Why Communications Plans Fail

Communications professionals understand that the strategic planning process is a vital part of any project. A comprehensive plan not only helps manage the project, but includes all of the research and results necessary to demonstrate value of the communications team. 

So what keeps these professionals from completing a good strategic plan? In my experience, one of the biggest factors is time. Internal professionals are bombarded with “urgent” action items. They’re often proceeding directly to a solution without understanding the “why” behind the message.

They also neglect some of the most vital components. While each step is important, some steps frequently get missed. Here are some of the most frequent mishaps I’ve encountered that, with some time, can drastically improve a communications strategy: 

1.  Not having a goal or objectives. Goals are broad statements that include the intended results. Objectives support the goals and are more clearly defined. When crafting goals, you should consider what you’re trying to achieve. What outcomes do you want to see as a result of your communication efforts? This sounds obvious, but it’s often missed. 

Objectives state definitive outcomes and are usually time-sensitive. They should include as many of the 5W’s and the H as possible. Good communicators measure the success of their plans against well-established objectives.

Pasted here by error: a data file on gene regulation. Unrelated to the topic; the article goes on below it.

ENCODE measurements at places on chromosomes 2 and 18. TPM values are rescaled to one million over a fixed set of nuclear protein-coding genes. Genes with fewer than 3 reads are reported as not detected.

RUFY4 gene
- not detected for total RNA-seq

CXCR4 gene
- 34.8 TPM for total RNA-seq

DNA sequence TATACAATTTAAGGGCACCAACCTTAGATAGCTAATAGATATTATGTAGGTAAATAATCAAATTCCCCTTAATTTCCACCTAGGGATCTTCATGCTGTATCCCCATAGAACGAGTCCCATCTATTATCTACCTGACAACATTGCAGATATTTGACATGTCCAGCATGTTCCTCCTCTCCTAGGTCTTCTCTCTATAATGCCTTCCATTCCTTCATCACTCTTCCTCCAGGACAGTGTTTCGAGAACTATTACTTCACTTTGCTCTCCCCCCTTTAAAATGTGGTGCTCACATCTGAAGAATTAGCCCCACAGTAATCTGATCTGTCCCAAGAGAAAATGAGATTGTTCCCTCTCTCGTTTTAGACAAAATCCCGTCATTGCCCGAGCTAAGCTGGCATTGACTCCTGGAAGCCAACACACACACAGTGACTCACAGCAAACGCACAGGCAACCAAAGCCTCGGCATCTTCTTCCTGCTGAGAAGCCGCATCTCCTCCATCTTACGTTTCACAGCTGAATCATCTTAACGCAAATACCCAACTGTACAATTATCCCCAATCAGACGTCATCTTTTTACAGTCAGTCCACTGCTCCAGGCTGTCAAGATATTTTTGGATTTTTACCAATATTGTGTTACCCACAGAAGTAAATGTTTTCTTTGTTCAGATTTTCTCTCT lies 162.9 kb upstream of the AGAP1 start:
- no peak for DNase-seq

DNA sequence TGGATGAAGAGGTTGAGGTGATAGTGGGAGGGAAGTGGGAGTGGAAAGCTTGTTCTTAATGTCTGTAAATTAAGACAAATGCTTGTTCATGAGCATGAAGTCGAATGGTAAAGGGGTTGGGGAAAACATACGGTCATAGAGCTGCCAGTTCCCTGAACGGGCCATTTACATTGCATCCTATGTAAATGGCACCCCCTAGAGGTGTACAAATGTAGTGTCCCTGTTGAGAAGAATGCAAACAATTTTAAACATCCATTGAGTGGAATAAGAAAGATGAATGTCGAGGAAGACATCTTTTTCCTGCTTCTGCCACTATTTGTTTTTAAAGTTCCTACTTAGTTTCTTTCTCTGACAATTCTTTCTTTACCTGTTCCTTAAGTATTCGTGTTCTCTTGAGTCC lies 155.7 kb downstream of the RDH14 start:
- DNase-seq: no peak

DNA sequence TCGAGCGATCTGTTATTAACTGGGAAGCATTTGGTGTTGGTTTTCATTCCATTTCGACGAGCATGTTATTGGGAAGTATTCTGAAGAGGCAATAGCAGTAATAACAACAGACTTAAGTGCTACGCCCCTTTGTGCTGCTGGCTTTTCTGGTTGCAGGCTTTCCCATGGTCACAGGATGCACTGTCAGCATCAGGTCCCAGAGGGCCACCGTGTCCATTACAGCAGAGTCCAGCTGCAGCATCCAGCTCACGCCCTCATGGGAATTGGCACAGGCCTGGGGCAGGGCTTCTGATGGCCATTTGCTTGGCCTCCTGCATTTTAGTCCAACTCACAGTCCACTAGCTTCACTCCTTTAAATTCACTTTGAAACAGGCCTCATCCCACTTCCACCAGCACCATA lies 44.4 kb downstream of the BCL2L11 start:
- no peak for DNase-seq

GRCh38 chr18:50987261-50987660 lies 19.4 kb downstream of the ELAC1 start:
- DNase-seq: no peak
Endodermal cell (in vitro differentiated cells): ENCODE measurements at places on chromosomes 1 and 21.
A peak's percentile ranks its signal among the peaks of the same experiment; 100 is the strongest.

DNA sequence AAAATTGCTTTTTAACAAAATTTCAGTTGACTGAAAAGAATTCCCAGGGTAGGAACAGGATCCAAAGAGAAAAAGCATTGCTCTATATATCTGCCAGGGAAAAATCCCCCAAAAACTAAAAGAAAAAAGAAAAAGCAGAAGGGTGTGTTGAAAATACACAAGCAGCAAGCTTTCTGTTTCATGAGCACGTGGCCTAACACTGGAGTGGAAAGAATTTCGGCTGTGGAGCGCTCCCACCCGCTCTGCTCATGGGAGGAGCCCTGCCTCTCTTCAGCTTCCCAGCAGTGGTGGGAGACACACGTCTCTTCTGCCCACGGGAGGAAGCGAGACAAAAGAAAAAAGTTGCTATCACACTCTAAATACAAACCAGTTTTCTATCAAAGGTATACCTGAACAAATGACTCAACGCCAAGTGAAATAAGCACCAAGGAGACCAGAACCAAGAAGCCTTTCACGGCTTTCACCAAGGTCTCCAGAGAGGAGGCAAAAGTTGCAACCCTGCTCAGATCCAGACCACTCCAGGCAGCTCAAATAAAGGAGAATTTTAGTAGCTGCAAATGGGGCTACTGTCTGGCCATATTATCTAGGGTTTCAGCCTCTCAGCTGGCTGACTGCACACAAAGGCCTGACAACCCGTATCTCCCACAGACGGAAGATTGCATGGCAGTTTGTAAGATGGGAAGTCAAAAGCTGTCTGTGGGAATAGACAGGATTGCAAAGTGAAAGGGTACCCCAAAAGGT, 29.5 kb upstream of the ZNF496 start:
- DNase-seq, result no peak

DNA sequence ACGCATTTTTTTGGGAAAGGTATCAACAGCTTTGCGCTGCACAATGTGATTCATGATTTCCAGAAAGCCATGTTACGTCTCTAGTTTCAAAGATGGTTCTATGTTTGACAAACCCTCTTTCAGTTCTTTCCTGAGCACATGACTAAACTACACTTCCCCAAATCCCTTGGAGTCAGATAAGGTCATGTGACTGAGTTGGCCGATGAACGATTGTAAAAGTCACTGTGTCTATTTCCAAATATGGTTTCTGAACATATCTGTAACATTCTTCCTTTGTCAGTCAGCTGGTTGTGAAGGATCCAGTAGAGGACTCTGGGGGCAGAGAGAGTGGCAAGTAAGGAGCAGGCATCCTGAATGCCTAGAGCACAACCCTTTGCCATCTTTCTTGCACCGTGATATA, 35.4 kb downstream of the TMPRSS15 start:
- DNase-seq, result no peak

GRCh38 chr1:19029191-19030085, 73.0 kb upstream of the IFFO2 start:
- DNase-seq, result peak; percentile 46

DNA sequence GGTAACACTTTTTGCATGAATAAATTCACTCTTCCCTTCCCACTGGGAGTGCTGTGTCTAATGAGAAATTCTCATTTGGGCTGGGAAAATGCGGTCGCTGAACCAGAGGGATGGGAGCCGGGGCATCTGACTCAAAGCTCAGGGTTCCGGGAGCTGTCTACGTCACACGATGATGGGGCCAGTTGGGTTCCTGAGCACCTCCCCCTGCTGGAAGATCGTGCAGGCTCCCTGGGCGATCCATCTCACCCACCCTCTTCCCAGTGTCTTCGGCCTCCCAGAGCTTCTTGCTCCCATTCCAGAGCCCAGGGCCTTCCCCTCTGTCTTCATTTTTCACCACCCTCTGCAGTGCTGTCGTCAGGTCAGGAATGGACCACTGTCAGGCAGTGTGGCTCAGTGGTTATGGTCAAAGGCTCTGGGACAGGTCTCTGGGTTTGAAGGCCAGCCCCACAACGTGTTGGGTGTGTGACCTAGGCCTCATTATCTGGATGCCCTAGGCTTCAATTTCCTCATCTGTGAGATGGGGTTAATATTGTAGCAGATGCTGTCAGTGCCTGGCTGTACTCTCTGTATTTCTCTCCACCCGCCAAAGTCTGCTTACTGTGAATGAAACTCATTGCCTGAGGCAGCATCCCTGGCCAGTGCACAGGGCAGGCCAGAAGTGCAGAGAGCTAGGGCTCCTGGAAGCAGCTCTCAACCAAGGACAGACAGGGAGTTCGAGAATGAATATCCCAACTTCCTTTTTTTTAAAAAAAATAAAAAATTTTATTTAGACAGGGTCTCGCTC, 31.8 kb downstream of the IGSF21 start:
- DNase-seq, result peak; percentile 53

For example,  “Start an IT security program” is not the best goal. It doesn’t state the audience outcome. 

“To generate awareness and compliance with our new IT security program” is an example of a good goal. It states the expected audience outcome and connection to the company.  “98% of our U.S. organization will complete the new online security program training by the end of Q1” is an objective to support that goal.

2. Not conducting enough research.  Many communicators feel their research is complete once they’ve taken a look at their audiences. Yet, they frequently forget to examine the organization itself.

What is the story of the organization? What is its situational analysis? Where is the organization headed and how can it achieve sustainability? Asking the tough questions, and staying the course, will only enhance the deliverables and increase results.

3. Thinking you know more than the research. Research is essential to any communication plan—whether conducted to identify a goal or to understand the audience, situation and environment. 

Researching the organization and the audience comes into play. Surveys, interviews, focus groups, and other mechanisms provide clearer focus on the audience. Communicators learn who they are, and if thorough enough, understand their habits, concerns and preferences. All this data is invaluable when planning communications.

When communicators believe they know better than their research, the situation can get hazy. Communicators often take a “shotgun” approach, not aligning the audiences with the proper channels. They try different media, rather than focusing on what is most effective. 

Moving forward

With the 24/7 onslaught of complex communications, sometimes its best to review the basics. New approaches, ideas, apps, and media channels are developed every day, mucking the water and distracting professionals from the tried and true plan. Keep your goals, objectives and research in mind. This will help you stay the course.